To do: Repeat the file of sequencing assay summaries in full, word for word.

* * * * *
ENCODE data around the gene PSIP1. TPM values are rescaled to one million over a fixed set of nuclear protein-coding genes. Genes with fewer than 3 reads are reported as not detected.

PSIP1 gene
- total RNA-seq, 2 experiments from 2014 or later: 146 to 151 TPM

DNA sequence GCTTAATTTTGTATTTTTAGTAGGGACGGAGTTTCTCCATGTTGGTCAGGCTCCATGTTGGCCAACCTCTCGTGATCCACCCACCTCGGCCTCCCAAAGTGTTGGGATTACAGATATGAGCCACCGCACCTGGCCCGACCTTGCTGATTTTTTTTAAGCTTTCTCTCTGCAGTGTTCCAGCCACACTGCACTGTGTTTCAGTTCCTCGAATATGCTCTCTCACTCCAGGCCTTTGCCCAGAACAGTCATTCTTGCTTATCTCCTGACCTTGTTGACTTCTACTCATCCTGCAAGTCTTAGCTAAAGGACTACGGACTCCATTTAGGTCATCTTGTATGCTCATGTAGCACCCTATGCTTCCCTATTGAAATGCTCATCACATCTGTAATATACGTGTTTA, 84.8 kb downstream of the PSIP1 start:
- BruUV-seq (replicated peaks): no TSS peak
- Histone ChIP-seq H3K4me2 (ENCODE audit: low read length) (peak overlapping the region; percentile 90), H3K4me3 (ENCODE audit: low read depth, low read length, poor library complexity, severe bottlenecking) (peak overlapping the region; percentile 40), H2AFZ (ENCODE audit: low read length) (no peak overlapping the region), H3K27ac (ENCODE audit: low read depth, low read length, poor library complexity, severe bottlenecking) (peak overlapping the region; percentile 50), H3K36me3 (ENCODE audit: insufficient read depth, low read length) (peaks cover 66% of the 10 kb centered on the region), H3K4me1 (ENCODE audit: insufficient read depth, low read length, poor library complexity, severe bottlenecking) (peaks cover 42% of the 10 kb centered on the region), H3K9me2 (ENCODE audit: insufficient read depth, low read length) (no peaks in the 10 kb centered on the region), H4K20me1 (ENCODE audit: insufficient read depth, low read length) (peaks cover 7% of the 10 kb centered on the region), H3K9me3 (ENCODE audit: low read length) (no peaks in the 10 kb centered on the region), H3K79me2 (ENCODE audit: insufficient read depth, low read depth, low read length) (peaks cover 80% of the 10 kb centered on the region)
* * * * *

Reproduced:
ENCODE data around the gene PSIP1. TPM values are rescaled to one million over a fixed set of nuclear protein-coding genes. Genes with fewer than 3 reads are reported as not detected.

PSIP1 gene
- total RNA-seq, 2 experiments from 2014 or later: 146 to 151 TPM

DNA sequence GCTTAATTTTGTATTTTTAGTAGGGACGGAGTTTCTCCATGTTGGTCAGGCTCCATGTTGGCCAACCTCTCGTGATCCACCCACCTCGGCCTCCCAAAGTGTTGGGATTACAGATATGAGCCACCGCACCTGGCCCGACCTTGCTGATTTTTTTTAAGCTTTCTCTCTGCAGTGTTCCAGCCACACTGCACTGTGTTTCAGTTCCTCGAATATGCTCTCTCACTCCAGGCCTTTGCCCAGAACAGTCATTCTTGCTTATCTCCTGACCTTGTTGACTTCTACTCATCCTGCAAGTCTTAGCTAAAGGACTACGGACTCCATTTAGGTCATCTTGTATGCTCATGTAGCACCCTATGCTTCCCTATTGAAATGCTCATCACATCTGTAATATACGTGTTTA, 84.8 kb downstream of the PSIP1 start:
- BruUV-seq (replicated peaks): no TSS peak
- Histone ChIP-seq H3K4me2 (ENCODE audit: low read length) (peak overlapping the region; percentile 90), H3K4me3 (ENCODE audit: low read depth, low read length, poor library complexity, severe bottlenecking) (peak overlapping the region; percentile 40), H2AFZ (ENCODE audit: low read length) (no peak overlapping the region), H3K27ac (ENCODE audit: low read depth, low read length, poor library complexity, severe bottlenecking) (peak overlapping the region; percentile 50), H3K36me3 (ENCODE audit: insufficient read depth, low read length) (peaks cover 66% of the 10 kb centered on the region), H3K4me1 (ENCODE audit: insufficient read depth, low read length, poor library complexity, severe bottlenecking) (peaks cover 42% of the 10 kb centered on the region), H3K9me2 (ENCODE audit: insufficient read depth, low read length) (no peaks in the 10 kb centered on the region), H4K20me1 (ENCODE audit: insufficient read depth, low read length) (peaks cover 7% of the 10 kb centered on the region), H3K9me3 (ENCODE audit: low read length) (no peaks in the 10 kb centered on the region), H3K79me2 (ENCODE audit: insufficient read depth, low read depth, low read length) (peaks cover 80% of the 10 kb centered on the region)